Graph databases store, retrieve and process data that takes the form of a graph: a network of nodes and the relationships between them. As one of the fastest growing database models over the past two years, they promise a number of fantastic outcomes including increased performance, faster development, and cleaner code. Vendors also boast of large corporate deployments throughout the US and Europe.
So, are graph databases as good as they sound? How can we use them with Python?
This talk will review a couple of the most popular graph databases including Neo4J, Titan and OrientDB. The focus will be on interacting with each database as Pythonically as possible – using Python APIs as much as possible. Along the way it will give an idea of ease of use, speed, documentation quality and stability, as well as any other challenges or tricks that found along the way. It isn’t a tutorial – there’s not enough time, and those exist elsewhere – but instead more of an introduction to what is out there and what you can do with it.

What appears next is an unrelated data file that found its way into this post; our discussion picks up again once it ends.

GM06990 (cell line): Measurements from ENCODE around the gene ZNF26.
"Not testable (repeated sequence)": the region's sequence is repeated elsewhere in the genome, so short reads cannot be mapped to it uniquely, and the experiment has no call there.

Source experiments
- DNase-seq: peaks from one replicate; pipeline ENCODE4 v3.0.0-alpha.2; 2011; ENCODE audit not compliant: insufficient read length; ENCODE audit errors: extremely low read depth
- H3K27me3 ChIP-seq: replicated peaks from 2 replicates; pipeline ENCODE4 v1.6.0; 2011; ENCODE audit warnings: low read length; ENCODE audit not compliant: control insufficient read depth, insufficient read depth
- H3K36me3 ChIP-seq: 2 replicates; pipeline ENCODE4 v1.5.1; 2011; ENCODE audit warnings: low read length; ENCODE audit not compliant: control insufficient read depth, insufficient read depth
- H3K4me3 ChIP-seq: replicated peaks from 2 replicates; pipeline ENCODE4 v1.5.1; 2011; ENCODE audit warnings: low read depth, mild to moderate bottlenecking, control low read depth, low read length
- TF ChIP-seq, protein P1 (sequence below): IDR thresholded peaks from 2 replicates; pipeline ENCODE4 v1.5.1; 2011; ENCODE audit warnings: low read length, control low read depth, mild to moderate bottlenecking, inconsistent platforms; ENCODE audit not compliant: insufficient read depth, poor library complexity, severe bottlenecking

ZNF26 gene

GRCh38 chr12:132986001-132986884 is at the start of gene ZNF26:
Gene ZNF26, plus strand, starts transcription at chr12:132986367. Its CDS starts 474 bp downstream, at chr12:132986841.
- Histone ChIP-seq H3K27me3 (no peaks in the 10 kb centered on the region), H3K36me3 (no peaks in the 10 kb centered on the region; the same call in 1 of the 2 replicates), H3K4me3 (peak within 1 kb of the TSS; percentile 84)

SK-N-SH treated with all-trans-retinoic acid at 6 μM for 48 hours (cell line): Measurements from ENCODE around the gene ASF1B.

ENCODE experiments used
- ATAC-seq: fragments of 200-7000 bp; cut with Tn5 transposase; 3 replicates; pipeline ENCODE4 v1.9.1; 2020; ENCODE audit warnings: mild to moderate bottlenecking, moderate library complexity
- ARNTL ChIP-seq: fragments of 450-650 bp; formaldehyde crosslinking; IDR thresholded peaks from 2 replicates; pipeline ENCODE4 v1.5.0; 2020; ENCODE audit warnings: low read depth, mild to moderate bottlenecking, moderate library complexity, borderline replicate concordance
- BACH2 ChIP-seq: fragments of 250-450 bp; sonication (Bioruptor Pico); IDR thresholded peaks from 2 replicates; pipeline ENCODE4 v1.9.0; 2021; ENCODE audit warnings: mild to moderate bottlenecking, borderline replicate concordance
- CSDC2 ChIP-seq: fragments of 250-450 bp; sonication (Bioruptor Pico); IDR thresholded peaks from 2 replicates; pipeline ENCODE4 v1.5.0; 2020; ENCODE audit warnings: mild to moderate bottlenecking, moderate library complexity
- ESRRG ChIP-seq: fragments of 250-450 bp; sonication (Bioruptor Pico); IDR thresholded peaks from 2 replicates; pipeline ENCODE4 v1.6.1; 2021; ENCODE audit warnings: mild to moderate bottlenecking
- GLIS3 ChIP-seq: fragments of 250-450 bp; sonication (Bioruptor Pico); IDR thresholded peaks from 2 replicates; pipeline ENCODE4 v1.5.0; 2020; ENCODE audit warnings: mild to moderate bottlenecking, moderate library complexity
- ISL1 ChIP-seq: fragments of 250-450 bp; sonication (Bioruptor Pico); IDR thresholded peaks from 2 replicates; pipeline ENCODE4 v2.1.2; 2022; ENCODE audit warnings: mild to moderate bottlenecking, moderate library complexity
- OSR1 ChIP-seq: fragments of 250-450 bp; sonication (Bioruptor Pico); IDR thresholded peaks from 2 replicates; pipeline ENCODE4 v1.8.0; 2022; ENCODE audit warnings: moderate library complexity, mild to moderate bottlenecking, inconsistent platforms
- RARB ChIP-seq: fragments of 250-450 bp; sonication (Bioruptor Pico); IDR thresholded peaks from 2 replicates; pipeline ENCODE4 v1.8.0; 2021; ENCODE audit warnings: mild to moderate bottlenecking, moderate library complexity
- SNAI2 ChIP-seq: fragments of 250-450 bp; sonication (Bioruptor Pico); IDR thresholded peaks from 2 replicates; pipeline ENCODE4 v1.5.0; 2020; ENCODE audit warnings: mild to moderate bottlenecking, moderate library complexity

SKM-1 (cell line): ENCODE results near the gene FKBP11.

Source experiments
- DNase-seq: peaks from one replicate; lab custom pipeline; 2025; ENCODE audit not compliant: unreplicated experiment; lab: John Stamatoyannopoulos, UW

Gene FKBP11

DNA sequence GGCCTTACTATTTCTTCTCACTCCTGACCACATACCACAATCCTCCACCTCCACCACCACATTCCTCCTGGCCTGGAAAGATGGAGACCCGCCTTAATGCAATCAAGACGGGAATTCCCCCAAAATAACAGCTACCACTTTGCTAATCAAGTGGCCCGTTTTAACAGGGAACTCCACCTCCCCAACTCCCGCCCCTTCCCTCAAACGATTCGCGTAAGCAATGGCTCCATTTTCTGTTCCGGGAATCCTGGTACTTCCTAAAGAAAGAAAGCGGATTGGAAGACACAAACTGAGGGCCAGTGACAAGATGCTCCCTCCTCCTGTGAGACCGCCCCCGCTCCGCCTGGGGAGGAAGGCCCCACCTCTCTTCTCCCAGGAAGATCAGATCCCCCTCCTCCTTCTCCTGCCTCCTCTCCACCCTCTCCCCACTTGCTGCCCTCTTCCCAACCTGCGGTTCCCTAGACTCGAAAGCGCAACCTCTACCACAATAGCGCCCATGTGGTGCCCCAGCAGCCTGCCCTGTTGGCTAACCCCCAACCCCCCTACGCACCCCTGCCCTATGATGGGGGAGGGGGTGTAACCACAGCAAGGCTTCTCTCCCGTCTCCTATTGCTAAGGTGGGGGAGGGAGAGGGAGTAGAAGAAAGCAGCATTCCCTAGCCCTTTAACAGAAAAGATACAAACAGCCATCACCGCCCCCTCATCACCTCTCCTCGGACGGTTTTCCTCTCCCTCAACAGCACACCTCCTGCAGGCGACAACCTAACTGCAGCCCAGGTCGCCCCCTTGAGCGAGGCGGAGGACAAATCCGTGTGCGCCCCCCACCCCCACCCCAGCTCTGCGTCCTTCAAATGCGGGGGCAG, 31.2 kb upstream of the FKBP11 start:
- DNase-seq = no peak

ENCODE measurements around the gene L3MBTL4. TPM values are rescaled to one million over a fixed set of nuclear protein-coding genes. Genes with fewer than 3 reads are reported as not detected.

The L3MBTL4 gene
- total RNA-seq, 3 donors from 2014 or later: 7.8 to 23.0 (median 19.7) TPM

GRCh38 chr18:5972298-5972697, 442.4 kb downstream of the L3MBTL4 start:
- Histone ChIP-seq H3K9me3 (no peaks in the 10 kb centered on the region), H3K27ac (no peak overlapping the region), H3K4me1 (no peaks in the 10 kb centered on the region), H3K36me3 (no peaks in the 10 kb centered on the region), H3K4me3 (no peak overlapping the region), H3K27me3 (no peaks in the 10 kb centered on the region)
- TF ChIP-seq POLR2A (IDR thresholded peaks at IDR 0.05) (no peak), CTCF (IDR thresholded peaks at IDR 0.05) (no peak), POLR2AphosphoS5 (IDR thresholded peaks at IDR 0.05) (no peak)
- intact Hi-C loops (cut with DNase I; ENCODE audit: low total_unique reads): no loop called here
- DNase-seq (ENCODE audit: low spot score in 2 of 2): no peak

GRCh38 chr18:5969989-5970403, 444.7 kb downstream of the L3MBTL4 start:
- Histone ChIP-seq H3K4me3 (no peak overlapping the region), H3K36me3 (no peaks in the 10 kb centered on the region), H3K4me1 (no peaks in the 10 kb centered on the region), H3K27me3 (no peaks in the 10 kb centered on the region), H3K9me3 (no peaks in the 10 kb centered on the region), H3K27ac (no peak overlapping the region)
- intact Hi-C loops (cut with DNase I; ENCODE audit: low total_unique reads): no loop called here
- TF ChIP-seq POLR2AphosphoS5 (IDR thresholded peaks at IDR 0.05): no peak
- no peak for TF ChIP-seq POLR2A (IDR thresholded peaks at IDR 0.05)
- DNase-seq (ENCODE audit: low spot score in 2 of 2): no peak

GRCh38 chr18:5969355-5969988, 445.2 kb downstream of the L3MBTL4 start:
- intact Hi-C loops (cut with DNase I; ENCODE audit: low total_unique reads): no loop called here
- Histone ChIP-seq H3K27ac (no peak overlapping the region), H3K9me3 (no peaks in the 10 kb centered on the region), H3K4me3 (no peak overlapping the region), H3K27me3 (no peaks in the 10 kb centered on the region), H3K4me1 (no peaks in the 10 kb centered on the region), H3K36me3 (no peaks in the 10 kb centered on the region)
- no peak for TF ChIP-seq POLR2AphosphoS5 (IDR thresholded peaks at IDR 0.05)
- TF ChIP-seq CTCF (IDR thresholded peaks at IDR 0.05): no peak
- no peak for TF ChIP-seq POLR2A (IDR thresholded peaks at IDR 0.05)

At the end of the talk, you will have an idea of what it takes to get started with Graph Databases in Python, and also an idea of which toolset you want to use. You’ll also have an idea of the sorts of problems which map well to graph databases, and which ones may be better suited to other storage and processing methods.
You won’t need to have a background in graphs or even a lot of Python experience to get through this talk. However, it’s always good to have a potential application in mind.